India is a nation of givers. Personal experience is the number one driver for giving, cited by 70 per cent of people. Family values, upbringing and religion all play a part, with Hinduism and Islam both mandating giving. 


Against this background, the rise of middle-class giving is seen as a significant trend in Indian philanthropy – professionals, working-class people, people from the start-up economy, men and women equally giving small amounts of money more regularly.


The average age of individual givers is also going down, with people in their late 20s to early 40s giving more than previously. ‘There is an understated story about Indian giving by ordinary people. This makes me feel very hopeful,’ says Indian philanthropist Rohini Nilekani.


DaanUtsav (formerly Joy of Giving Week) was started in 2009 and is reaching beyond the middle classes to include lower income people as givers. For example, ‘we approached 10,000 women in urban self-help groups and offered to help them,’ says Venkat Krishnan, founder of GiveIndia and one of those who initiated Joy of Giving Week, ‘and they said, “why don’t you ask us to help others?”’ Krishnan thinks it likely that more than 6 million or 7 million are now taking part. ‘It is beginning to have a life of its own.’


LivingMyPromise (LMP), another movement started by a group of professionals and philanthropy enthusiasts, takes its cue from Giving Pledge, launched by Bill and Melinda Gates and Warren Buffett. While the Giving Pledge invited the world’s wealthiest individuals and families to dedicate the majority of their wealth to giving back, the Indian adaptation is more broad-based — it aims to get upper middle-class Indians with a net worth of more than Rs 1 crore to promise to donate a minimum 50% of their wealth to charity. They hope to create a culture of giving and a community of “givers” that is not restricted to a few billionaires.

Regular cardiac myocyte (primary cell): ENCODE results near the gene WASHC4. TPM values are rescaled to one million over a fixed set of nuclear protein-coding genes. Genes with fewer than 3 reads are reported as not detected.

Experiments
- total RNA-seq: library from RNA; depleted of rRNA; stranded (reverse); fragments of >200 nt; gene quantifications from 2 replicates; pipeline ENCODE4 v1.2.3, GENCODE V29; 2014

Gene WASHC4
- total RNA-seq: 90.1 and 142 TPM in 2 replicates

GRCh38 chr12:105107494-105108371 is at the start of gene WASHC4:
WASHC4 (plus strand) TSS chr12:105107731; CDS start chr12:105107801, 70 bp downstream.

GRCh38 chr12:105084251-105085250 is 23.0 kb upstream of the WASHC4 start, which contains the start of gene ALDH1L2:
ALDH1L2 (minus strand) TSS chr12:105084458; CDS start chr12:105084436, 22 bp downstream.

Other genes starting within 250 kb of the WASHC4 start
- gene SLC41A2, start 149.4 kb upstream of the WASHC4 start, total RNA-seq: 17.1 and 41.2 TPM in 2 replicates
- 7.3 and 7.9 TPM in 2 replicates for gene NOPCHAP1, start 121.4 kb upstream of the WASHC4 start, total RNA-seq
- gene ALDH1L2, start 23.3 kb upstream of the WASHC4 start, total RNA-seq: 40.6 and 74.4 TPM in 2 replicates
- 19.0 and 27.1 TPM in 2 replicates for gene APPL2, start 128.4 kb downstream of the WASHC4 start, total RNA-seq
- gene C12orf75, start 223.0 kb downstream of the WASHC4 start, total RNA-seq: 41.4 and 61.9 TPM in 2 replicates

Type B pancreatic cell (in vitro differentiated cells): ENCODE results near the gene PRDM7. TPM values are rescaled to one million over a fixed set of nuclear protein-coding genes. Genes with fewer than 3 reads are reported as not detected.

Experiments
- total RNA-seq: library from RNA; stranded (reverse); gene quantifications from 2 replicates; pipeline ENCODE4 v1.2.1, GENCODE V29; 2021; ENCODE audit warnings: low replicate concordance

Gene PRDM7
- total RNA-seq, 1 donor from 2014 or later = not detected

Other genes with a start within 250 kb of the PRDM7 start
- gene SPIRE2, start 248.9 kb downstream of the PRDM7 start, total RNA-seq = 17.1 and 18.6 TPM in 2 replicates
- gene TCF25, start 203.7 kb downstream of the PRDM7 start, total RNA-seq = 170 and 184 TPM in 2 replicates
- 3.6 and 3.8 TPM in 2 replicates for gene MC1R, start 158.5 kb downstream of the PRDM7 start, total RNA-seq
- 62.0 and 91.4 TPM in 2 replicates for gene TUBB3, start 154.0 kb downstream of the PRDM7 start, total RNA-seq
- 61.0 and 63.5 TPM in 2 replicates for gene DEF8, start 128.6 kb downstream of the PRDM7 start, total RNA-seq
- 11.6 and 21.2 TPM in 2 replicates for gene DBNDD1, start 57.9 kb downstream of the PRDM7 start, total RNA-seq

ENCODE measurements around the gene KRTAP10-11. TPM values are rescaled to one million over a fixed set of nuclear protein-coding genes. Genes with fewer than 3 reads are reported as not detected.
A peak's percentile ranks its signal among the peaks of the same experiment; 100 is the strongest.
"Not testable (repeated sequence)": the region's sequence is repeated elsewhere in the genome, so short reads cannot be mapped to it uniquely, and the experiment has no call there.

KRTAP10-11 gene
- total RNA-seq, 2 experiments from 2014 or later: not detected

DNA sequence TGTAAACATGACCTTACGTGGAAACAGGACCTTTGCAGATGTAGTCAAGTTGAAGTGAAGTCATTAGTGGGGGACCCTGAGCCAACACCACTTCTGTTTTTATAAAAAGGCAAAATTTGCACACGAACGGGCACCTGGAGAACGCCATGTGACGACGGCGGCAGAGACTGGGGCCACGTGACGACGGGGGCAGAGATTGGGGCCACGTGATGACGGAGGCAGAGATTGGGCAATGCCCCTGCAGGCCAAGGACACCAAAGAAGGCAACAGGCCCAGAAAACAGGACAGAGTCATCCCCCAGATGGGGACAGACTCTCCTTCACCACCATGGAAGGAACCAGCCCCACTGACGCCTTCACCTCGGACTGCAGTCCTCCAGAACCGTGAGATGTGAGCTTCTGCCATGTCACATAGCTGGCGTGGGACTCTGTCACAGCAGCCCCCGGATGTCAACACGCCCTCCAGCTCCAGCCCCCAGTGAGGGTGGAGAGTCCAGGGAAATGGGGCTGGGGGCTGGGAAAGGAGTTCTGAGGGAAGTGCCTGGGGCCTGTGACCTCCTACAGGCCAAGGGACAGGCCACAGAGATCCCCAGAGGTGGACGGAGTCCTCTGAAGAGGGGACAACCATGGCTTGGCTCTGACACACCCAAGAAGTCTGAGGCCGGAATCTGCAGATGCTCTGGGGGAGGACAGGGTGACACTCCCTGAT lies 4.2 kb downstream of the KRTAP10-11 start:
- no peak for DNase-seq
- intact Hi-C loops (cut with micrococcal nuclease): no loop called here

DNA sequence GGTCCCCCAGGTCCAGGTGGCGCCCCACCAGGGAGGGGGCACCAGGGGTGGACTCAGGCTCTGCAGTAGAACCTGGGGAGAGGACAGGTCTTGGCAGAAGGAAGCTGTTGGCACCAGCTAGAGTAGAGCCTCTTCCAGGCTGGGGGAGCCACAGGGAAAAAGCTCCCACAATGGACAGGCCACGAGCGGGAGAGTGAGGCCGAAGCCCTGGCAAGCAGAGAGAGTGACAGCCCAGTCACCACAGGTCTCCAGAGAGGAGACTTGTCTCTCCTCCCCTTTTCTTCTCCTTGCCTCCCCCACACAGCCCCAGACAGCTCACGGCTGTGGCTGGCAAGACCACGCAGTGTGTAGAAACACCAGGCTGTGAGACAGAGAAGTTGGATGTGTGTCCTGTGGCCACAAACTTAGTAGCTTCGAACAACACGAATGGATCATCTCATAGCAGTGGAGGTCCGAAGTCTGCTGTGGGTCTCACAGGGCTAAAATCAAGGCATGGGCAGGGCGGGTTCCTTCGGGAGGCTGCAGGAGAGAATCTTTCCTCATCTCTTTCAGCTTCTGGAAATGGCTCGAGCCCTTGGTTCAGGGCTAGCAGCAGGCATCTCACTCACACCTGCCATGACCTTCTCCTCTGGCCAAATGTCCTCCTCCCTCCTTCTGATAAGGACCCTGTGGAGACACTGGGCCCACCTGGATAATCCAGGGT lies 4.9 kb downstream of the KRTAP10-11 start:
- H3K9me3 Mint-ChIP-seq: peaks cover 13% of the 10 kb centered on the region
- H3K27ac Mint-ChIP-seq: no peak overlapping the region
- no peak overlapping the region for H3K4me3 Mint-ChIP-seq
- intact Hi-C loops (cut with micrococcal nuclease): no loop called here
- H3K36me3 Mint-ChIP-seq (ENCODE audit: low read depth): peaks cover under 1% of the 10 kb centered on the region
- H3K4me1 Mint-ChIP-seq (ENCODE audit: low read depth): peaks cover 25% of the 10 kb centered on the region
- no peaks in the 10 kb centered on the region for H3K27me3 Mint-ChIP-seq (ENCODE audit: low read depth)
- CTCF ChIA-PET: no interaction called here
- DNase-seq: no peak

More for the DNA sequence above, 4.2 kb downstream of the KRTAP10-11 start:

The group is driven to bring to the mainstream the practice of sharing wealth, not just giving leftovers. “This is a diverse group, the only common thread we see is that all these people live with a deep sense of gratitude. They don’t see their successes as their own, they are grateful for all that they have received and want to give back,” Venkat said. 


Uma Kathyayini and Javali Ramanath, a retired couple from Karnataka, were among the 51 promisors that LMP had when it begun. Both were engineers with the state government and pooled in Rs 5 lakh from their savings to start a trust. More than 50% of their pension goes towards supporting students from six government schools in villages. “I have nine siblings who have children. I felt my family had procreated enough. My wife is like-minded, so despite it being a taboo, we decided not to have our own children and use our resources to uplift other children. We have been working for years, but joining LMP is helping us connect with others who are doing great work at a larger scale,” Ramanath said. 


Entrepreneur and founder of India Welfare Trust Venkat Krishnan was among the first to commit. He has given away more than half of his earnings and aims to give almost 90% of his cumulative wealth. “I knew some people who would make such a big commitment but my worry was how to create something much bigger. Then some unlikely people joined — like parents with young children or individuals who are not super-rich. That was a wow moment for me. I am convinced a few thousand people can easily join this movement.”


“The mindset that you need to leave your wealth to only your progeny to secure their future needs to change. If you invest in society and the environment, you will leave a better world for them. With LMP, we are trying to create an infectious culture of giving,” said Amit Chandra, chairman of Bain Capital Private Equity-India, who has taken the pledge along with his wife Archana. 


To close, I want to leave you with an inspirational story of social impact – Suhasini Mistry, a poor domestic help who set up a charitable hospital called Humanity Hospital in Hanspukur, Joka, West Bengal. At 23, Mistry lost her husband and had to fend for herself and her four children. Her husband died because they could not afford proper medical treatment. The memory stayed with Mistry, and she decided to try and help people who may face similar difficulties.


She did a host of odd jobs from cleaning dishes to selling vegetables, and managed to save ₹ 20,000, while educating her son Ajoy Mistry to become a doctor with the help of some philanthropists. In 1996, with the help of some locals and her savings, she set up a small hospital, working out of a hut. Today, the hospital is run under the umbrella of Humanity Trust.

We have far to go and wide to reach, but slowly and steadily, together, we will get there.